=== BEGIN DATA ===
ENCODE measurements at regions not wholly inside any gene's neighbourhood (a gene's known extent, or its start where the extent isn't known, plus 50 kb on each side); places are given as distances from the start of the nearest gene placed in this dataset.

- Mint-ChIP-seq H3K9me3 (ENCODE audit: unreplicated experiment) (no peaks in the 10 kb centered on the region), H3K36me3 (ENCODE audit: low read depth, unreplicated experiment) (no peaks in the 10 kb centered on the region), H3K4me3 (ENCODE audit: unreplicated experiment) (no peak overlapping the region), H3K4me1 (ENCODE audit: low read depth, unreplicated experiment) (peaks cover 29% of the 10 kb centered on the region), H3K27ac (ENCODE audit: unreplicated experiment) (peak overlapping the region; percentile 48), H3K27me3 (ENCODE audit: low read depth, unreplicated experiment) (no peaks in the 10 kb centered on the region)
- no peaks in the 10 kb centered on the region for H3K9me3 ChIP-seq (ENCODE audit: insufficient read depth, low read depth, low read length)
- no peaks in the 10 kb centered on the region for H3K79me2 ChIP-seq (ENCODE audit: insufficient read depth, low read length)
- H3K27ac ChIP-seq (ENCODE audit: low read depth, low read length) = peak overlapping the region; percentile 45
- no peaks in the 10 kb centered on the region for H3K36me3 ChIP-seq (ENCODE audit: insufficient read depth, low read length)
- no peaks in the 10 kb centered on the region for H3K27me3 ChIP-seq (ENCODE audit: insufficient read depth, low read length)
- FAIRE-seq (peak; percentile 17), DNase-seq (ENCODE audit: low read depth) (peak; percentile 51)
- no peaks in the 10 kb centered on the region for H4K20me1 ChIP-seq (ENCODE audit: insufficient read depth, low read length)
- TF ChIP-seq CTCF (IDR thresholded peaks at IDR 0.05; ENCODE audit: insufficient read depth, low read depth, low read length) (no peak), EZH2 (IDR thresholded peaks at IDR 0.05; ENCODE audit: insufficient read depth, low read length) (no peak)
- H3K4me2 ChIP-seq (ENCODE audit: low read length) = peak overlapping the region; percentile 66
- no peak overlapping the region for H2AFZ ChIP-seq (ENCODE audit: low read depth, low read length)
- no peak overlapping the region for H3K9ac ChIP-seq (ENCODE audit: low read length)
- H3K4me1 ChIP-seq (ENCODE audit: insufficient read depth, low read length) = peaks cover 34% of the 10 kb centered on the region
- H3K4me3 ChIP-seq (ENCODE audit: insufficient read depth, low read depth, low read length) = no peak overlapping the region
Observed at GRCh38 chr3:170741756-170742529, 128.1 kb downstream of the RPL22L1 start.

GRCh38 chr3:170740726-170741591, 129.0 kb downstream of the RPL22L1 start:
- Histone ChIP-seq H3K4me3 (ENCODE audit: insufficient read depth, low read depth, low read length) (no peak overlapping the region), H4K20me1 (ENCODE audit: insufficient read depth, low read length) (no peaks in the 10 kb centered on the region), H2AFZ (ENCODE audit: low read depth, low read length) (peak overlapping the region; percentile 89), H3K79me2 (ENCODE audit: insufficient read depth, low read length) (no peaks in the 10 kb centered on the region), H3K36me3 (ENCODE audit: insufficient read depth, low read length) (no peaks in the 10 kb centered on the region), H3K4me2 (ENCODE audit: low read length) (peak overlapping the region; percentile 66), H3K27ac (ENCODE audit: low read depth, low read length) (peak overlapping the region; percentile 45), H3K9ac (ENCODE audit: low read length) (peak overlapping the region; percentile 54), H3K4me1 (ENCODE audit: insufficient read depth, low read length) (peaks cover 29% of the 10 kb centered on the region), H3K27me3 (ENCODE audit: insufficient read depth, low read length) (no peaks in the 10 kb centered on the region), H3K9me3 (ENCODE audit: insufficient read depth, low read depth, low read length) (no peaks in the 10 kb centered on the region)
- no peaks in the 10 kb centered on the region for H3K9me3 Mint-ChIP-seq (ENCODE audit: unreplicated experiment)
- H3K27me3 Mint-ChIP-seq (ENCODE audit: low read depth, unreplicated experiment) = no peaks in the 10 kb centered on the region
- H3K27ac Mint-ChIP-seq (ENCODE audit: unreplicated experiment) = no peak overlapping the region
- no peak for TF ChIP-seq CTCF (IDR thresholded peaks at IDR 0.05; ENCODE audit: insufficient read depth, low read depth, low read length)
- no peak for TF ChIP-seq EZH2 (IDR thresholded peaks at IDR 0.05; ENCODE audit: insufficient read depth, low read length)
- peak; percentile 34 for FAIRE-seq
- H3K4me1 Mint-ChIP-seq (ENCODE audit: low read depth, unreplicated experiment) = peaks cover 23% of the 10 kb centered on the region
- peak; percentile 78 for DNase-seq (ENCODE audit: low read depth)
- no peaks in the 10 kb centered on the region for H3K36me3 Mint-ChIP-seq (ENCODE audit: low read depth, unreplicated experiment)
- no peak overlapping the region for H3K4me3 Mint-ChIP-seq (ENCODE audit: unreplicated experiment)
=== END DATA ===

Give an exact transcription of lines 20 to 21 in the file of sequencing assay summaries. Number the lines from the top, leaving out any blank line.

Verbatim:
- H3K27me3 Mint-ChIP-seq (ENCODE audit: low read depth, unreplicated experiment) = no peaks in the 10 kb centered on the region
- H3K27ac Mint-ChIP-seq (ENCODE audit: unreplicated experiment) = no peak overlapping the region